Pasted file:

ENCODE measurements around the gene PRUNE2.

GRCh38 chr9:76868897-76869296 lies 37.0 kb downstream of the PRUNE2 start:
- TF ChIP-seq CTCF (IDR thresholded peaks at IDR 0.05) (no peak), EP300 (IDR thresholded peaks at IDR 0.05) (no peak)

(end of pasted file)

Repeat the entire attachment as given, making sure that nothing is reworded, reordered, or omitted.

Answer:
ENCODE measurements around the gene PRUNE2.

GRCh38 chr9:76868897-76869296 lies 37.0 kb downstream of the PRUNE2 start:
- TF ChIP-seq CTCF (IDR thresholded peaks at IDR 0.05) (no peak), EP300 (IDR thresholded peaks at IDR 0.05) (no peak)